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our daily bread – laura giddey

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During September I did the ‘Live Below the Line’ challenge which meant that for one week, from Monday to Friday, I lived on $2.25 worth of food each day.  I ate pretty plain meals; lots of pasta, barley, and vegetables with no meat or treats, or drinks other than water.  ‘Live Below the Line’ is an international campaign and participants can choose a charity to donate their sponsorship money to and I chose the Tony McClean Nepal Trust, started in memory of the teacher who died in the Elim Christian School drowning 5 years ago.  Tony had spent some time in Nepal and the trust has been set up in his memory to establish schools and clean water facilities for villages.

I explain this because I was also writing a sermon that week with slightly lower energy than usual.  I don’t say this for pity.  I found it an interesting experience to write a sermon during this week; to try and think creatively, biblically, and practically, with a rumbling stomach.   I wondered how pastors and preachers/teachers all over the world prepared their messages with not enough sustenance to keep them going.  I guess it would be a standard way of life for many, and perhaps they don’t know any different.

Imagine if that level of energy, what you can get from $2.25 a day, is all you had to go on, and you had to look after your family, you had to find food and water, you had to survive in tin sheds, you had elderly family or young kids living with you etc.  It would be near impossible to summon the energy to better your situation, to try and find work, to lift yourself up and out of poverty.  And that’s not even beginning to look at having the creative energy to start a business, to write a song or a book or a poem or a sermon, or to do something different in your community.  How heartbreaking!  Imagine what our world is missing out on because people do not have adequate care?  Yet that’s the reality for millions of people around the world.

I feel profoundly grateful, in lots of ways, since doing ‘Live Below the Line’.  One surprising realisation was how lucky I am to be teaching from a place of physical strength and nourishment.  I feel encouraged by the work of Langham Preaching and other groups that support and equip pastors in third world countries.  But I’m also challenged in my own response to the needs of people who live on $2.25 a day, every day.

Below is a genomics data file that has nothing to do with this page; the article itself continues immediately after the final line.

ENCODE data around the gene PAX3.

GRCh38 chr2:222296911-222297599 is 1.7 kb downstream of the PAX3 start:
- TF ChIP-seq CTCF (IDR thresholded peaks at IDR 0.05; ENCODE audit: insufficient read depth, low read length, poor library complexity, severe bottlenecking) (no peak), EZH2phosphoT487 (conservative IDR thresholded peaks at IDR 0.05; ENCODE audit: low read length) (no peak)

2 Comments

  1. Anthea says:

    Hi, Laura,
    Thanks for your posting. I’m currently in the middle of writing an exegetical essay on Rev. 18:1-20. I chose this passage because of the references to Babylon’s excessive luxuries, and the call to God’s people to “come out of her” (v.4). My (limited) involvement with the Philippines and Myanmar leaves me troubled about the deceptive nature of wealth here at home (I don’t FEEL particularly rich, yet I know that in global terms I’m in the top 5-10%), and especially challenged to know where to draw the line concerning personal luxuries, let alone corporate spending in our NZ churches.

    Reading your post against the backdrop of my essay reflections was insightful. So thanks.

  2. John says:

    hi Laura and Anthea, great post and follow-up comment…our whole family did the Live Below challenge this year, and did find it a challenge. It is a great reminder of the many challenges faced by our wider “family” offshore.

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